09 February 2022 | IL & FS Energy Development Co Ltd v. Amity University | Arb P 572 of 2020 | Delhi High Court | 2022 SCC OnLine Del 498
Disagreeing prima facie with the argument that Amity was a generating company under the Electricity Act because of the parties' transaction, the Delhi High Court has allowed the application for the appointment of an arbitrator.
IL&FS installed a solar power plant in the Amity campus. Their agreement envisaged IL&FS would operate the plant for fifteen years and then hand it over to Amity. So, Amity argued that IL&FS was a ‘generating company’ under the Electricity Act since it commissioned the power plant and Amity was the co-owner because it had a stake in it. The argument was run to avoid arbitration because an authority decides the dispute between generating companies under the Electricity Act.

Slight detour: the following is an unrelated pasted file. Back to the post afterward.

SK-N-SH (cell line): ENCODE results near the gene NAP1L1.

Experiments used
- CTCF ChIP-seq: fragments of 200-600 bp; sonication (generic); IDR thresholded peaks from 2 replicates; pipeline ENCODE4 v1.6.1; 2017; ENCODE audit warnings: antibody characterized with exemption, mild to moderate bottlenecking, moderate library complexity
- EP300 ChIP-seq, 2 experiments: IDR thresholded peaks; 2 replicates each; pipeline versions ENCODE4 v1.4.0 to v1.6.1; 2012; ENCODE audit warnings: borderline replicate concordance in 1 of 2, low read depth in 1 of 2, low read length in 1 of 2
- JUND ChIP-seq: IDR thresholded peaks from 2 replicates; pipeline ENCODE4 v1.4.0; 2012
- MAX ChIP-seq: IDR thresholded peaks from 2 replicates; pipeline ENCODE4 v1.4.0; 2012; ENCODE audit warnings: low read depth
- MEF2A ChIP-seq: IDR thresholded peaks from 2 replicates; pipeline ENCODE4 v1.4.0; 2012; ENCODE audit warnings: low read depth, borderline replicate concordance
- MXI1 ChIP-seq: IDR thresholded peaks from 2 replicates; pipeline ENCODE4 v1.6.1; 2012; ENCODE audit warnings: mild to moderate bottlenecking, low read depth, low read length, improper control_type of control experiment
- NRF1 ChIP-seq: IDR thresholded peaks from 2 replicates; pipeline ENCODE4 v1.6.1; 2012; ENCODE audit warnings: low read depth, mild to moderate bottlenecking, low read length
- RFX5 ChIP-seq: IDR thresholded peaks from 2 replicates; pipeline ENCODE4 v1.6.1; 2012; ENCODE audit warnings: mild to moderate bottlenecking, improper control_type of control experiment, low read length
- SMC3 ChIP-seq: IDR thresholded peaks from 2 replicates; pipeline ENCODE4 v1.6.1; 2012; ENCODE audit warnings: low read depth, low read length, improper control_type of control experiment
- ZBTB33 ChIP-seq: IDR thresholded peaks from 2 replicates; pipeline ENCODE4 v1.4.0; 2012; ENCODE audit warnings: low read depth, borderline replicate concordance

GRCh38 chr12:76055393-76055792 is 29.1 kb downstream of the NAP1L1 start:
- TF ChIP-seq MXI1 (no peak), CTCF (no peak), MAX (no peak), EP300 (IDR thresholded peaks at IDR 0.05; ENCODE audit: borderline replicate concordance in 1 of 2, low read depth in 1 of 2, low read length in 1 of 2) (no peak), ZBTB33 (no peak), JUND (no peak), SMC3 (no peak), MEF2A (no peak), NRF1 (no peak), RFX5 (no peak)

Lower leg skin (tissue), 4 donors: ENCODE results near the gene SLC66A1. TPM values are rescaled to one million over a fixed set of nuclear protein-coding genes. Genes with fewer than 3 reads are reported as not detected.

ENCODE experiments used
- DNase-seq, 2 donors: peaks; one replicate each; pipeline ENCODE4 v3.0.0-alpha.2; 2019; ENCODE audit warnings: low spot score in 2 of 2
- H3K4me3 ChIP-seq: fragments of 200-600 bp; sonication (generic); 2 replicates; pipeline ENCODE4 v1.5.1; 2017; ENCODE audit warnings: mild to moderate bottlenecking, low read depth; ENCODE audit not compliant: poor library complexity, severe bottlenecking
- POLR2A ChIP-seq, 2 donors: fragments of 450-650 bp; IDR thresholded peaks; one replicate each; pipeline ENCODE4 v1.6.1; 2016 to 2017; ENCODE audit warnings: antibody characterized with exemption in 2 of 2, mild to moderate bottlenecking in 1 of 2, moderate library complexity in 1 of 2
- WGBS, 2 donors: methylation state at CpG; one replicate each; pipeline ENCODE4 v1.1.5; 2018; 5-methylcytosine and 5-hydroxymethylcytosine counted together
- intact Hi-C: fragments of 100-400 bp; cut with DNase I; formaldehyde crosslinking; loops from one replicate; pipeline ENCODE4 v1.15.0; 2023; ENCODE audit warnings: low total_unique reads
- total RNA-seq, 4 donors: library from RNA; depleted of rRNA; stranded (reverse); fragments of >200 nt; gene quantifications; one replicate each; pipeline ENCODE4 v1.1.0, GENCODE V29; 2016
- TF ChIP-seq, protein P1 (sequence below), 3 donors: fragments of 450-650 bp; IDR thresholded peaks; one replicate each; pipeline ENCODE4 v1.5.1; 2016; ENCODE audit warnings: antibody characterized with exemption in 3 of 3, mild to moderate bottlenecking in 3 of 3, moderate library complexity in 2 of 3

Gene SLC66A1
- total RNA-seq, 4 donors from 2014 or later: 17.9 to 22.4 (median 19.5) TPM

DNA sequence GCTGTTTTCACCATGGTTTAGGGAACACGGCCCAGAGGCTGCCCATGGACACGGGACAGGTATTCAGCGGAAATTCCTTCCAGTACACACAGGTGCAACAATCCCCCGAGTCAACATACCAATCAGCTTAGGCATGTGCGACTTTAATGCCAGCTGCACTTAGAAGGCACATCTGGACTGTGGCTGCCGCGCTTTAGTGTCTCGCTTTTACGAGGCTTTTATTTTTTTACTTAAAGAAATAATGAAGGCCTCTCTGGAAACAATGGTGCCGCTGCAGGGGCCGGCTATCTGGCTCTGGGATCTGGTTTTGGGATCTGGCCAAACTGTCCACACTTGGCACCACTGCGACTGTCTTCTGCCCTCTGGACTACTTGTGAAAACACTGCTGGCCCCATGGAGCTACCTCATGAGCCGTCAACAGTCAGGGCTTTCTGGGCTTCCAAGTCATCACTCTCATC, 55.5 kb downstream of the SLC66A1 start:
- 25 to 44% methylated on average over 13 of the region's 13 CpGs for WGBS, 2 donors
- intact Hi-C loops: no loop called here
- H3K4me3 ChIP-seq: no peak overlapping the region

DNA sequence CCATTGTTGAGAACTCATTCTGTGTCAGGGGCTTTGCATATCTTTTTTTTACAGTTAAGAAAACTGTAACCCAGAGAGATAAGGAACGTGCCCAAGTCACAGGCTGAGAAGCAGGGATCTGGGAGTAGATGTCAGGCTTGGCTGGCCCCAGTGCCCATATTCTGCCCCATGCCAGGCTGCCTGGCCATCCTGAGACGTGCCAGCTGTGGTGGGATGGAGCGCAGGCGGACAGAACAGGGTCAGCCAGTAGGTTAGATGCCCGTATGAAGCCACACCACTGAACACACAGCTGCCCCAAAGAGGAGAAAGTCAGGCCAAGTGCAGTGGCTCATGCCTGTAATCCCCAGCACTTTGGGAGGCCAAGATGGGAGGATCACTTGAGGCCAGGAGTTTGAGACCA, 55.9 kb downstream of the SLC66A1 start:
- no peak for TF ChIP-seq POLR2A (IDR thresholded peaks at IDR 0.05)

The court examined the terms of the power purchase agreement and was of the prima facie view that Amit was a consumer and not a generating company. It noted that because the point was arguable, the matter should be referred to the arbitrator in any case.
Read the decision here.
Categories: Appointment of Arbitrators | Arbitrability | Competence of Arbitral Tribunal to Rule on its Jurisdiction | Electricity Act | Existence of Arbitration Agreement | Functions of State Commission | Jurisdiction of Arbitral Tribunal | Kompetenz Kompetenz | Section 11 (6A) ACA | Section 11 ACA | Section 16 ACA | Section 86 (1) (f) Electricity Act | Section 86 Electricity Act | Statutory Arbitrations | Vidya Drolia | Who Decides Question